Area: 647,497 sq.km.
Other Large Cities: Kandahar, Heart, Mazare-sharief;
Languages: Pushtu and Persian;
Religions: Sunni-Muslim (80%), Shia-Muslim (19%)
Life Expectancy: 47.32;
HDI Rank: 169 (2015)
Date of Independence: 19th August 1919;
Government Type: Presidential system;
President: Ashraf Ghani (2015)
Modern Afghan history began with the establishment of a united emirates by Ahmed Shah Durrani in 1747. In the 19th century, Afghanistan was the playground of Russia and Great Britain for dominance. The British Afghan wars of 1838-42 and 1878-80 left Afghanistan unconquered but within Britain’s sphere of influence. The country won full independence from Britain in 1919 under Amanullah Khan, who proclaimed himself king in 1926. Modern reforms were instituted by Amanullah and his successors Mohammed Nadir Shah (1929-33) and Mohammed Zahir Shah (1933-73).
The monarchy fell to military coup in 1973, and Mohammed Daud Khan established a republic. In 1978 pro-soviet leftist seized power and, ostensibly at the government’s invitation, soviet troops invaded Afghanistan in December 1979 to put down widespread revolts against Communist rule, touching off a long and destructive war.
The USSR withdrew in 1989 under relentless pressure by intentionally supported anti-Communist mujahedin rebels. A series of subsequent civil wars saw Kabul finally fall in 1996 to the Taliban, a hardline Pakistani sponsored movement that emerged in 1994. Following the 11 September 2001 terrorist attacks in the U.S., Allied, and anti-Taliban Northern Alliance military action toppled the Taliban for sheltering Osama Bin Laden. The UN-sponsored Bonn Conference in 2001 established a process for political reconstruction that included the adoption of a new constitution, a presidential election in 2004, and National Assembly elections in 2005. In December 2004, Hamid Karzai became the first democratically elected president of Afghanistan. Kazai was re-elected in November 2009 for a second term.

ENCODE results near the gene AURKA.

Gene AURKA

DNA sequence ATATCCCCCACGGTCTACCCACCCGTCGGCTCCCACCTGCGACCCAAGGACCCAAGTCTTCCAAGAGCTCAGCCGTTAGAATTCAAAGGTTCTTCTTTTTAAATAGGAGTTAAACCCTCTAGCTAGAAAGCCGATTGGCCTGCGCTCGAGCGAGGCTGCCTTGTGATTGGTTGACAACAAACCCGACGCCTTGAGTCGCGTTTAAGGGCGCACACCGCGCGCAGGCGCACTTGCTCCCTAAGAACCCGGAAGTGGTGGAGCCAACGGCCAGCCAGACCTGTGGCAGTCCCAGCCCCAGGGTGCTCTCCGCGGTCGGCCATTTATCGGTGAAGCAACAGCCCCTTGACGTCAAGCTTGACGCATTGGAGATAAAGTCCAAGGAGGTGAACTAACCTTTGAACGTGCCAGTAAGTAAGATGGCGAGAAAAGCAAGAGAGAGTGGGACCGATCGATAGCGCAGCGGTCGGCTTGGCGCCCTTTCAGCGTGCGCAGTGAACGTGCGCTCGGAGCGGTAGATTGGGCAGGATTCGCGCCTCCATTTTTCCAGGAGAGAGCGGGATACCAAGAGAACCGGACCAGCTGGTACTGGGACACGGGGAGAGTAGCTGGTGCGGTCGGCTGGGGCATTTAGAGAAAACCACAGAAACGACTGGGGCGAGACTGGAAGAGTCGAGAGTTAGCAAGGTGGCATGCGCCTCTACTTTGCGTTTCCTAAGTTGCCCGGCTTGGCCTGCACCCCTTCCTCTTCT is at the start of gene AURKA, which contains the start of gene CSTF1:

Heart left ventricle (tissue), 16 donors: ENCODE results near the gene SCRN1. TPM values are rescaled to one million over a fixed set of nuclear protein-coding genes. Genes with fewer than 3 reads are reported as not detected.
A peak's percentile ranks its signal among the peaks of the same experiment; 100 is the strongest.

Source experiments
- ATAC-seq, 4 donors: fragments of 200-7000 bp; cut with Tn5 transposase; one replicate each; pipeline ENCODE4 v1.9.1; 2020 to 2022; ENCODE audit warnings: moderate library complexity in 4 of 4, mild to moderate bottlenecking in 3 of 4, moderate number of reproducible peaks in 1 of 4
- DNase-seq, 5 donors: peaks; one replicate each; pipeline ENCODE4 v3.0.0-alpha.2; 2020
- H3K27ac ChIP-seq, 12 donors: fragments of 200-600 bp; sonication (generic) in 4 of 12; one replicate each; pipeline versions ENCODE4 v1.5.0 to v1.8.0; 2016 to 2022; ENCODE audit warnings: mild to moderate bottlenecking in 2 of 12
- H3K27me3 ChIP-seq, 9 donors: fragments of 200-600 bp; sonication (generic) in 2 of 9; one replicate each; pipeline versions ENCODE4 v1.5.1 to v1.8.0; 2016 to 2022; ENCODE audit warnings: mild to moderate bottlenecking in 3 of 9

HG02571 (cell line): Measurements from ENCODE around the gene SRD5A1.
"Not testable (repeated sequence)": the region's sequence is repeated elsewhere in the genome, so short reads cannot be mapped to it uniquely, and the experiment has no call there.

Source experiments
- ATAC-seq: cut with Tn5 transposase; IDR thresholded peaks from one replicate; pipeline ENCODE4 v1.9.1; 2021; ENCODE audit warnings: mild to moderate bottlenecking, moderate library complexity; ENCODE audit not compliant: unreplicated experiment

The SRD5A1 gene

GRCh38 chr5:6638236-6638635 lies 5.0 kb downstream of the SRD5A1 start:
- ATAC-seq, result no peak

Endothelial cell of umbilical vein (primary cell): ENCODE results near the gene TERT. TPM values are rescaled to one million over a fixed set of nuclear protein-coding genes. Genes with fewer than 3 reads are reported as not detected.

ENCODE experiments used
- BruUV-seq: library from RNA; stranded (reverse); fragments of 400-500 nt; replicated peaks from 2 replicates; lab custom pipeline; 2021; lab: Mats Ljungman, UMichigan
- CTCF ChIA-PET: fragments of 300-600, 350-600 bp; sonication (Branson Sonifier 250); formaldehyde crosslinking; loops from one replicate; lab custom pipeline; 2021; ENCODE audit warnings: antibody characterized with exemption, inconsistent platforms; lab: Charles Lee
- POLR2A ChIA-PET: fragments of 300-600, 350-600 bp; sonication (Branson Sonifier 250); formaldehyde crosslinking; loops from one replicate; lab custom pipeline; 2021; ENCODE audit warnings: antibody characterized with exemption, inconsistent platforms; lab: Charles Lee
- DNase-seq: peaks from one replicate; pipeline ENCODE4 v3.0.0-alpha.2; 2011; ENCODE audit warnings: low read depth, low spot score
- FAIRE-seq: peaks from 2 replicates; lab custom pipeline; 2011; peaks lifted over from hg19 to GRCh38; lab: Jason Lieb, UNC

Recent Events: The UN reported that the number of civilian casualties in Afghanistan fell in 2012 for the first time in six years. It documented 2,754 civilian deaths in 2012, 12% fewer than 2011.
The US and the Taliban said they would open talks on the future of Afghanistan Hamid Karzai, the Afghan President, was cross the way the talks were announced and threatened to pull out of important negotiations on a security agreement with the US.
Afghanistan Embassy in India: 5/50F, Shantipath, Chanakyapuri, New Delhi-110021.
Indian Embassy in Afghanistan is temporarily closed.
Embassy of India: Malalai Wat, Shahre-Nau, Kabul, Afghanistan,